UNC football’s offense more than Drake Maye. How they plan to ‘hold each other accountable’

When it comes to Carolina football’s offense, there’s plenty of talk about quarterback Drake Maye.

What can he do in his (likely) final year of college? How much smoother will fall camp be now that he’s not fighting for a starting spot? How will new offensive coordinator Chip Lindsey change the playbook to accommodate the Heisman Trophy hopeful?

The overarching change, of course, is the shift in offensive coordinators, to Lindsey from Phil Longo — though according to some players, the changes aren’t drastic. But there are also new players, both freshmen and transfers, and a whole new rotation for the offensive line.

“It’s really the whole offense,” wide receiver Kobe Paysour said. “Bringing in a whole new offensive staff. I mean, the running game is better. The running game helps the passing game. So it all just correlates with each other.”

The Tar Heels’ receiving room is still filled with depth, particularly with transfer portal additions Devontez Walker and Nate McCollum. Both are expected to make the starting lineup come Sept. 2, alongside Paysour.

North Carolina wide receive Nate McCollum (6) looks for running room after a reception from quarterback Drake Maye on Wednesday, August 2, 2023 in Chapel Hill, N.C.
North Carolina wide receive Nate McCollum (6) looks for running room after a reception from quarterback Drake Maye on Wednesday, August 2, 2023 in Chapel Hill, N.C.

McCollum spent three seasons as a wideout for Georgia Tech, leaving Paysour with the ability to play inside or outside, depending on what head coach Mack Brown and Lindsey decide.

The trio has the potential to revitalize the offensive after former receivers Josh Downs and Antoine Green were drafted last spring. Those three, along with a deep tight end group, should balance out the run game a bit more, with the return of British Brooks and Caleb Hood this year.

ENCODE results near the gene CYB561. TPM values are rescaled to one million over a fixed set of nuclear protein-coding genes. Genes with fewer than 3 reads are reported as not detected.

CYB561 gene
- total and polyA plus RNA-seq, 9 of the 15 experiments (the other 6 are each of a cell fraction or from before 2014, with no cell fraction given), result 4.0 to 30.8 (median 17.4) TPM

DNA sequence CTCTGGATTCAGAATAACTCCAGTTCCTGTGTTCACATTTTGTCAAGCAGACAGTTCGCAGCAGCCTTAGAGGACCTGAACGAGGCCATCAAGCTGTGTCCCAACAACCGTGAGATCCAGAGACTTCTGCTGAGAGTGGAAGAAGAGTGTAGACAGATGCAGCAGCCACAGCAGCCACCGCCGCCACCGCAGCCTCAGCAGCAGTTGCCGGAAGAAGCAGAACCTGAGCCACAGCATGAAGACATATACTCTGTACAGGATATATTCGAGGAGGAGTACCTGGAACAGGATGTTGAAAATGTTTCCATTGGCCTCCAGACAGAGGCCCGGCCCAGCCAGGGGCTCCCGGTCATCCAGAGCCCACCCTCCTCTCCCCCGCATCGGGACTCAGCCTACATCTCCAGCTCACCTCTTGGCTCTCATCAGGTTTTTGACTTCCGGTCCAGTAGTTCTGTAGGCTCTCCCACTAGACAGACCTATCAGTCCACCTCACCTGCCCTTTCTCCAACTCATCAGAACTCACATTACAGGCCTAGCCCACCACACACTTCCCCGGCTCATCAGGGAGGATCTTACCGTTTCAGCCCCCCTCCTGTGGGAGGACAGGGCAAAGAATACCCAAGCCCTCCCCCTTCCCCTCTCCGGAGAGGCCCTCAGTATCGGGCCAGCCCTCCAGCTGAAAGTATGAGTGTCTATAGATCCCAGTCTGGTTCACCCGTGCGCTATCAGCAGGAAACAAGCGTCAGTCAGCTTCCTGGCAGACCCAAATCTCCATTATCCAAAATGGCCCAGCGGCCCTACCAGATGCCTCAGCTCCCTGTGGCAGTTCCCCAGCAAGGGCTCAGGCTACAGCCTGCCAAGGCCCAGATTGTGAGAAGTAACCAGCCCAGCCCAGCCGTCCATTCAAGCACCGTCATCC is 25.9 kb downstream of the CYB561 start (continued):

Paysour also said he’s incorporating tools he has learned from Downs and Green, trying to emulate Downs’ agility and technique when “selling” his routes. It also helps that Maye has an understanding of what to expect with his receiving core

Speaking of Maye, there’s a greater sense of urgency on the team to help him make a mark this season, with Maye potentially heading to the NFL next season. But Maye’s next steps aren’t the only driving factor, Paysour said, or even a large factor. Rather, the team’s leadership has created this urgency for accountability purposes.

“We’ve got goals we want to achieve,” Paysour said. “So with that we just practice hard. We all be on each other like from my position to other positions. I feel individually, like the leaders of that group, we all hold other positions accountable.”

Paysour said there hasn’t been too much change between Longo and Lindsey — mostly learning new routes — which can be beneficial for many of the more experienced Tar Heels who’ve grown accustomed to Carolina’s style of play.

Benefiting the line

In fact, it might benefit the offensive line a bit more, one of the positions Brown has specified as not very deep. So, the head coach plans to create a group of roughly eight or nine players including the starting line that can all blend together at any given moment to help protect Maye.

“O-line is one of the only positions, besides quarterback, I’d probably say that there’s no really no subs,” offensive lineman Corey Gaynor said. “You create that continuity, you create that web within that relationship. … With that being said, we have a couple guys on the (backup) group that are busting their tails, and I’m very excited for them.”